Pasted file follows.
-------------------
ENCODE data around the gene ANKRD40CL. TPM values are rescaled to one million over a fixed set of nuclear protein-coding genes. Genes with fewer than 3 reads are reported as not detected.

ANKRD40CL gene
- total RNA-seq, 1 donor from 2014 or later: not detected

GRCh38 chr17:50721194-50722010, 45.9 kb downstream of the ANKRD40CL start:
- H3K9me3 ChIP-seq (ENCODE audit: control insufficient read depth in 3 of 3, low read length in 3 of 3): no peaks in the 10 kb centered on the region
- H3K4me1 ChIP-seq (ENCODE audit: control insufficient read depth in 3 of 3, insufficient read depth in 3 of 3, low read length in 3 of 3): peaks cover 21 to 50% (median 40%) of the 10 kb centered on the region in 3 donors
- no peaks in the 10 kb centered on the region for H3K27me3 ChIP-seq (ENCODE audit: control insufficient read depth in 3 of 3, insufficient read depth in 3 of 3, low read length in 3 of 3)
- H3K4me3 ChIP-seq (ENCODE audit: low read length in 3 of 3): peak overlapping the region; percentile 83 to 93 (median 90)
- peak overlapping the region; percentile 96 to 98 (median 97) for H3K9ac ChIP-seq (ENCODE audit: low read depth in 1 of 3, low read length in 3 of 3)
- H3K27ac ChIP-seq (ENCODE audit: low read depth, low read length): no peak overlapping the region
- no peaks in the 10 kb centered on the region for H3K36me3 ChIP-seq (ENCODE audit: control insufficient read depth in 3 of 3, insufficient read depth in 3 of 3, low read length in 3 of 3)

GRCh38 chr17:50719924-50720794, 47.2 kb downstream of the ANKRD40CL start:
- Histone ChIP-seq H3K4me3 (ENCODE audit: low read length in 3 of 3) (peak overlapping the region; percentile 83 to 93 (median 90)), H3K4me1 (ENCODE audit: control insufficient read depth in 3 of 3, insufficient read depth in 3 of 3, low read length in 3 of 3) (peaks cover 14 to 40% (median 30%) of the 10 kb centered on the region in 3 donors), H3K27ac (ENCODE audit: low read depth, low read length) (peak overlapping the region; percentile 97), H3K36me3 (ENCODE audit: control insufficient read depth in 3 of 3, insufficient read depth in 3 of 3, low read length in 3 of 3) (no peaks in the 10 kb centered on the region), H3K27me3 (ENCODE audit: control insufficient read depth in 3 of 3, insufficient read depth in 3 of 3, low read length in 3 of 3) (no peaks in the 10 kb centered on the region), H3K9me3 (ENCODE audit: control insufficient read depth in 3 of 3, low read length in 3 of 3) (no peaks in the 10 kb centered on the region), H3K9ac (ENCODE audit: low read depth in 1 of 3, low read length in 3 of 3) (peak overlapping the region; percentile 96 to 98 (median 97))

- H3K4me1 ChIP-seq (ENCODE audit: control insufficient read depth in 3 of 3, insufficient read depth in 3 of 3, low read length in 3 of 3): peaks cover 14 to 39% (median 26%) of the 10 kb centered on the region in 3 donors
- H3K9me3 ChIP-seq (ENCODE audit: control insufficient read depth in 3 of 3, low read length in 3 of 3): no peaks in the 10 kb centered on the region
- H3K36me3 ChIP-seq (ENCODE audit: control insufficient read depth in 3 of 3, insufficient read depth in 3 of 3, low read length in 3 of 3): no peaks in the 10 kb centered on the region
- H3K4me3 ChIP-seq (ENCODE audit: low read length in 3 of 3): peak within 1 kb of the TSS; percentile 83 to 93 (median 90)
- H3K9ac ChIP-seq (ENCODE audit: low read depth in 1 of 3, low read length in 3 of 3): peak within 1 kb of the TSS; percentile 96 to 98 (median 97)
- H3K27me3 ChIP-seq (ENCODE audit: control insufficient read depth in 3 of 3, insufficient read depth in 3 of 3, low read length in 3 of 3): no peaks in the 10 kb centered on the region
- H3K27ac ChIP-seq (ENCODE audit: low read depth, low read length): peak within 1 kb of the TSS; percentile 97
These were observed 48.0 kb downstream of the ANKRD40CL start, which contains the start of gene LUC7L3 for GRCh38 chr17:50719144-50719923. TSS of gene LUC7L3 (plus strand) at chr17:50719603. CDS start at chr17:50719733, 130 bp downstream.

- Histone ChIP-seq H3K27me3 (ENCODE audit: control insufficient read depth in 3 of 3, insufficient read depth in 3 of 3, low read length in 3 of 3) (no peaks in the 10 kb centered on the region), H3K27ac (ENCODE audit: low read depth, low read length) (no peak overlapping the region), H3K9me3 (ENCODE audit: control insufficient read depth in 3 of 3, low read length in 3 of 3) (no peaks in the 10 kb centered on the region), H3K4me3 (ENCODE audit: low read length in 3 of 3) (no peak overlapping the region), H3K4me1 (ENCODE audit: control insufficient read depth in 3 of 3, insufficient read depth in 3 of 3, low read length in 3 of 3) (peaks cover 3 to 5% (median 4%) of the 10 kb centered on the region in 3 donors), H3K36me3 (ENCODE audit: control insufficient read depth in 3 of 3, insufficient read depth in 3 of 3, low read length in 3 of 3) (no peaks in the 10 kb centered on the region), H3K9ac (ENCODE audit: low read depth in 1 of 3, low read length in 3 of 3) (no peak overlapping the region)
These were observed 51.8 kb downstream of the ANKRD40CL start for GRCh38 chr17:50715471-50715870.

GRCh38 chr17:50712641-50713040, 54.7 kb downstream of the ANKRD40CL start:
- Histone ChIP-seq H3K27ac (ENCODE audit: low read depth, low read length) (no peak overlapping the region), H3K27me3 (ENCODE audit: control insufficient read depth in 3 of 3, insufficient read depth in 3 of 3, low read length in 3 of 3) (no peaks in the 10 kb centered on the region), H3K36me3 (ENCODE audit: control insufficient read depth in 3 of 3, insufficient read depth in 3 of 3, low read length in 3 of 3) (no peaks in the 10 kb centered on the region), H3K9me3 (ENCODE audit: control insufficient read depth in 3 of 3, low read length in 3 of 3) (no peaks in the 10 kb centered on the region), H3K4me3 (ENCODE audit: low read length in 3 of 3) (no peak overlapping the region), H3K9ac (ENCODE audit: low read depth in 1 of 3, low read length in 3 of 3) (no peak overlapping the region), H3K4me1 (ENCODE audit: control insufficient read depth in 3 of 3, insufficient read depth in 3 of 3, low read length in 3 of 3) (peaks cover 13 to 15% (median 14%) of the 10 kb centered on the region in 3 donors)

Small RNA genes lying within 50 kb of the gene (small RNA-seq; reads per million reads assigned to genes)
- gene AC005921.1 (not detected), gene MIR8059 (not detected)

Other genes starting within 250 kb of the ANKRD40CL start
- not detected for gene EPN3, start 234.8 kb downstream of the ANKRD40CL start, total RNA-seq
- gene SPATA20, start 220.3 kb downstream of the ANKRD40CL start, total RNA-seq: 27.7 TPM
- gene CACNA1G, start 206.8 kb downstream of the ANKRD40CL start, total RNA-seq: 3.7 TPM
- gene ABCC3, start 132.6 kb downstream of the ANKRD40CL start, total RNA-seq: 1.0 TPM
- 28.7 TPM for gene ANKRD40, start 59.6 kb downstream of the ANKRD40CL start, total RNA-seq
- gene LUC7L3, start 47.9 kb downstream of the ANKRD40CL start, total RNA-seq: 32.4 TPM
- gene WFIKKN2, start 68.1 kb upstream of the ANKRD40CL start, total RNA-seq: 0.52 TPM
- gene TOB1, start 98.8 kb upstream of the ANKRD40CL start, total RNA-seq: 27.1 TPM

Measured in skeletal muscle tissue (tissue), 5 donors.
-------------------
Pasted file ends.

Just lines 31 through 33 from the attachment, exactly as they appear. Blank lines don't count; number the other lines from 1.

- gene CACNA1G, start 206.8 kb downstream of the ANKRD40CL start, total RNA-seq: 3.7 TPM
- gene ABCC3, start 132.6 kb downstream of the ANKRD40CL start, total RNA-seq: 1.0 TPM
- 28.7 TPM for gene ANKRD40, start 59.6 kb downstream of the ANKRD40CL start, total RNA-seq